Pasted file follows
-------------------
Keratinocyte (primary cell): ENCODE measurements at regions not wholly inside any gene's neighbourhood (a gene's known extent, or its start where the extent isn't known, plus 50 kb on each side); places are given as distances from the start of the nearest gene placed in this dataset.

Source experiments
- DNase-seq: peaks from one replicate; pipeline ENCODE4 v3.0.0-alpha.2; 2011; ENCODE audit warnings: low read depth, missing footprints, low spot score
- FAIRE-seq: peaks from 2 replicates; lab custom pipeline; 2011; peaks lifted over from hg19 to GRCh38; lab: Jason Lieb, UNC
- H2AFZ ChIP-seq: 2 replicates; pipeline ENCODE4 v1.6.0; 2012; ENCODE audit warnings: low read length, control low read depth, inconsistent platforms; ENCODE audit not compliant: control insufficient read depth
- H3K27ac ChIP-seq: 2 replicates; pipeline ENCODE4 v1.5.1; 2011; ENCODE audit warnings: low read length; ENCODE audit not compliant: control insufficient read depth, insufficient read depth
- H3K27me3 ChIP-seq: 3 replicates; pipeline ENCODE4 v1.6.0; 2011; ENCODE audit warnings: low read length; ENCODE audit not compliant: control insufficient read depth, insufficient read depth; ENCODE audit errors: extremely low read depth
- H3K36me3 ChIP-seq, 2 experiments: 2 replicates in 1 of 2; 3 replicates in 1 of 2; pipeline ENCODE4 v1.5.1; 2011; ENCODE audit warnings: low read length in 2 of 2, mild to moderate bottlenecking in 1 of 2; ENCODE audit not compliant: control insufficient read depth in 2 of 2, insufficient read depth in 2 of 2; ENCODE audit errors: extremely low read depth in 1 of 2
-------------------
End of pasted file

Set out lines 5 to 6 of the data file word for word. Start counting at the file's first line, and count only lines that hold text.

- H2AFZ ChIP-seq: 2 replicates; pipeline ENCODE4 v1.6.0; 2012; ENCODE audit warnings: low read length, control low read depth, inconsistent platforms; ENCODE audit not compliant: control insufficient read depth
- H3K27ac ChIP-seq: 2 replicates; pipeline ENCODE4 v1.5.1; 2011; ENCODE audit warnings: low read length; ENCODE audit not compliant: control insufficient read depth, insufficient read depth